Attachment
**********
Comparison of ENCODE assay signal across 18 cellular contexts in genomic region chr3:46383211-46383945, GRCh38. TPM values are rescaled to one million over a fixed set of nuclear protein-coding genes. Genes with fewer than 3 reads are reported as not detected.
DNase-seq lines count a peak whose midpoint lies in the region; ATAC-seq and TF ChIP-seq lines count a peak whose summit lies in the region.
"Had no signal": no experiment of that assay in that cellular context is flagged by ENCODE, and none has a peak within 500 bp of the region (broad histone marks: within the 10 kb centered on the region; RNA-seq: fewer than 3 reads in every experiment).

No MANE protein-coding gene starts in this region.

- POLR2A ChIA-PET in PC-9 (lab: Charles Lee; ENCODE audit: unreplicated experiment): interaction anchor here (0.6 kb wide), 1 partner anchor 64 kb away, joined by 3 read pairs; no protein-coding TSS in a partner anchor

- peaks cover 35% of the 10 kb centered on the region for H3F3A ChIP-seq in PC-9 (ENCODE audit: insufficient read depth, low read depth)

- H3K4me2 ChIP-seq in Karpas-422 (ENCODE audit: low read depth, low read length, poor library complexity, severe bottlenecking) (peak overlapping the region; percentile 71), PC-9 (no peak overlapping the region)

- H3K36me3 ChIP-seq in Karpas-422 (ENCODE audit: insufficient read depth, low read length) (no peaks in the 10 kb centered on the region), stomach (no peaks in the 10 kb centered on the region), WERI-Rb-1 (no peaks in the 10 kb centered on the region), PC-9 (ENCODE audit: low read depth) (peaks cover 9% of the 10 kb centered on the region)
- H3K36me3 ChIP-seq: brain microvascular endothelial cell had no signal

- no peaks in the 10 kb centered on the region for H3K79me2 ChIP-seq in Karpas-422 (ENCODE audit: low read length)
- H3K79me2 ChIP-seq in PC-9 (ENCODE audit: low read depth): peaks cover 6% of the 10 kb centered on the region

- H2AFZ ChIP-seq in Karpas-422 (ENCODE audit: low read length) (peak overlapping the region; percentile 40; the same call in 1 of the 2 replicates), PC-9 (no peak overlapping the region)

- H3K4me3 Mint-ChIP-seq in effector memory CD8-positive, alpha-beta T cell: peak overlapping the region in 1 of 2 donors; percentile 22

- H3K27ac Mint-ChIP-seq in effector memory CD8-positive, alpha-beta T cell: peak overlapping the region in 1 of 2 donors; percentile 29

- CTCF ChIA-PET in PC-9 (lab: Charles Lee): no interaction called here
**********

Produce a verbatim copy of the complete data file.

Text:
Comparison of ENCODE assay signal across 18 cellular contexts in genomic region chr3:46383211-46383945, GRCh38. TPM values are rescaled to one million over a fixed set of nuclear protein-coding genes. Genes with fewer than 3 reads are reported as not detected.
DNase-seq lines count a peak whose midpoint lies in the region; ATAC-seq and TF ChIP-seq lines count a peak whose summit lies in the region.
"Had no signal": no experiment of that assay in that cellular context is flagged by ENCODE, and none has a peak within 500 bp of the region (broad histone marks: within the 10 kb centered on the region; RNA-seq: fewer than 3 reads in every experiment).

No MANE protein-coding gene starts in this region.

- POLR2A ChIA-PET in PC-9 (lab: Charles Lee; ENCODE audit: unreplicated experiment): interaction anchor here (0.6 kb wide), 1 partner anchor 64 kb away, joined by 3 read pairs; no protein-coding TSS in a partner anchor

- peaks cover 35% of the 10 kb centered on the region for H3F3A ChIP-seq in PC-9 (ENCODE audit: insufficient read depth, low read depth)

- H3K4me2 ChIP-seq in Karpas-422 (ENCODE audit: low read depth, low read length, poor library complexity, severe bottlenecking) (peak overlapping the region; percentile 71), PC-9 (no peak overlapping the region)

- H3K36me3 ChIP-seq in Karpas-422 (ENCODE audit: insufficient read depth, low read length) (no peaks in the 10 kb centered on the region), stomach (no peaks in the 10 kb centered on the region), WERI-Rb-1 (no peaks in the 10 kb centered on the region), PC-9 (ENCODE audit: low read depth) (peaks cover 9% of the 10 kb centered on the region)
- H3K36me3 ChIP-seq: brain microvascular endothelial cell had no signal

- no peaks in the 10 kb centered on the region for H3K79me2 ChIP-seq in Karpas-422 (ENCODE audit: low read length)
- H3K79me2 ChIP-seq in PC-9 (ENCODE audit: low read depth): peaks cover 6% of the 10 kb centered on the region

- H2AFZ ChIP-seq in Karpas-422 (ENCODE audit: low read length) (peak overlapping the region; percentile 40; the same call in 1 of the 2 replicates), PC-9 (no peak overlapping the region)

- H3K4me3 Mint-ChIP-seq in effector memory CD8-positive, alpha-beta T cell: peak overlapping the region in 1 of 2 donors; percentile 22

- H3K27ac Mint-ChIP-seq in effector memory CD8-positive, alpha-beta T cell: peak overlapping the region in 1 of 2 donors; percentile 29

- CTCF ChIA-PET in PC-9 (lab: Charles Lee): no interaction called here